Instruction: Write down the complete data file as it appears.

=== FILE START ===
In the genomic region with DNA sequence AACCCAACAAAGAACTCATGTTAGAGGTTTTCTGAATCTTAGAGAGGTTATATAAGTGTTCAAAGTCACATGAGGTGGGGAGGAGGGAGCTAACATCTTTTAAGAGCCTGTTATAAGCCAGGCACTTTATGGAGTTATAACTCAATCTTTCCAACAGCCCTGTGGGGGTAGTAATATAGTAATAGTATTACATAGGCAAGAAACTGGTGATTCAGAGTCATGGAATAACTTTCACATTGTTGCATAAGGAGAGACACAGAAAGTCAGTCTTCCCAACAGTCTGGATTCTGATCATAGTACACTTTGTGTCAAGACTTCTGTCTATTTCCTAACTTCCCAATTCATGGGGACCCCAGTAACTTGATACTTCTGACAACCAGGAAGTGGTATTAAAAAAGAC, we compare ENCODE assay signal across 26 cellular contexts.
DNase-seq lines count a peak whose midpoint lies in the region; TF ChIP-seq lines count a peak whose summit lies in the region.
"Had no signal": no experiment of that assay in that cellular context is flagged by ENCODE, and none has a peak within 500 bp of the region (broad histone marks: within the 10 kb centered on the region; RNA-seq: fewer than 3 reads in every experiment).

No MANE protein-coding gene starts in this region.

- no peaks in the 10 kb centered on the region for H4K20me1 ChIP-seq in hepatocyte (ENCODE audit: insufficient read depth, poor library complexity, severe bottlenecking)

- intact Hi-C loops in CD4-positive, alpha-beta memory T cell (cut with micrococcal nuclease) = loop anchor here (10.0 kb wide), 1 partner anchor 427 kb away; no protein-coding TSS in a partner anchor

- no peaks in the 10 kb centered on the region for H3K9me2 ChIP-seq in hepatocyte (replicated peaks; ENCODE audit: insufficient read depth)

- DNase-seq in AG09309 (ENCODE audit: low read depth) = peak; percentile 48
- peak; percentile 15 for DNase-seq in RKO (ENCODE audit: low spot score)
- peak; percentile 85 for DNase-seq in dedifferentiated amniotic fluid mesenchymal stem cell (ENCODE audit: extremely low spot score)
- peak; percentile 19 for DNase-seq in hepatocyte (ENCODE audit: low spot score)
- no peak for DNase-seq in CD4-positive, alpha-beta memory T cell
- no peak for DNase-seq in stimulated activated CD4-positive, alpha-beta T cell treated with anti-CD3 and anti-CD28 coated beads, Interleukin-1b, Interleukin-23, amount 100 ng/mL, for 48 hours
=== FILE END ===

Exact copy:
In the genomic region with DNA sequence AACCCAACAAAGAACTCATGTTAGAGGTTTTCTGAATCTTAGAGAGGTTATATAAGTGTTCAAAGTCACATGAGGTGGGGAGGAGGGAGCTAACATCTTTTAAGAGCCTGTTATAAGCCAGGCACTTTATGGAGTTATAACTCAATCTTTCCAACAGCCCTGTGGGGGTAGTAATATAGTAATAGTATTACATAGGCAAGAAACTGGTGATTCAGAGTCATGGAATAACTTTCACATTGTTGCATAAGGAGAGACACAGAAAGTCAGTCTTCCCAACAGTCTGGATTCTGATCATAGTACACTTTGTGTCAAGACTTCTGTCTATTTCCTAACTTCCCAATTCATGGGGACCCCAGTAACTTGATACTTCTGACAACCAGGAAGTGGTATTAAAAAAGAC, we compare ENCODE assay signal across 26 cellular contexts.
DNase-seq lines count a peak whose midpoint lies in the region; TF ChIP-seq lines count a peak whose summit lies in the region.
"Had no signal": no experiment of that assay in that cellular context is flagged by ENCODE, and none has a peak within 500 bp of the region (broad histone marks: within the 10 kb centered on the region; RNA-seq: fewer than 3 reads in every experiment).

No MANE protein-coding gene starts in this region.

- no peaks in the 10 kb centered on the region for H4K20me1 ChIP-seq in hepatocyte (ENCODE audit: insufficient read depth, poor library complexity, severe bottlenecking)

- intact Hi-C loops in CD4-positive, alpha-beta memory T cell (cut with micrococcal nuclease) = loop anchor here (10.0 kb wide), 1 partner anchor 427 kb away; no protein-coding TSS in a partner anchor

- no peaks in the 10 kb centered on the region for H3K9me2 ChIP-seq in hepatocyte (replicated peaks; ENCODE audit: insufficient read depth)

- DNase-seq in AG09309 (ENCODE audit: low read depth) = peak; percentile 48
- peak; percentile 15 for DNase-seq in RKO (ENCODE audit: low spot score)
- peak; percentile 85 for DNase-seq in dedifferentiated amniotic fluid mesenchymal stem cell (ENCODE audit: extremely low spot score)
- peak; percentile 19 for DNase-seq in hepatocyte (ENCODE audit: low spot score)
- no peak for DNase-seq in CD4-positive, alpha-beta memory T cell
- no peak for DNase-seq in stimulated activated CD4-positive, alpha-beta T cell treated with anti-CD3 and anti-CD28 coated beads, Interleukin-1b, Interleukin-23, amount 100 ng/mL, for 48 hours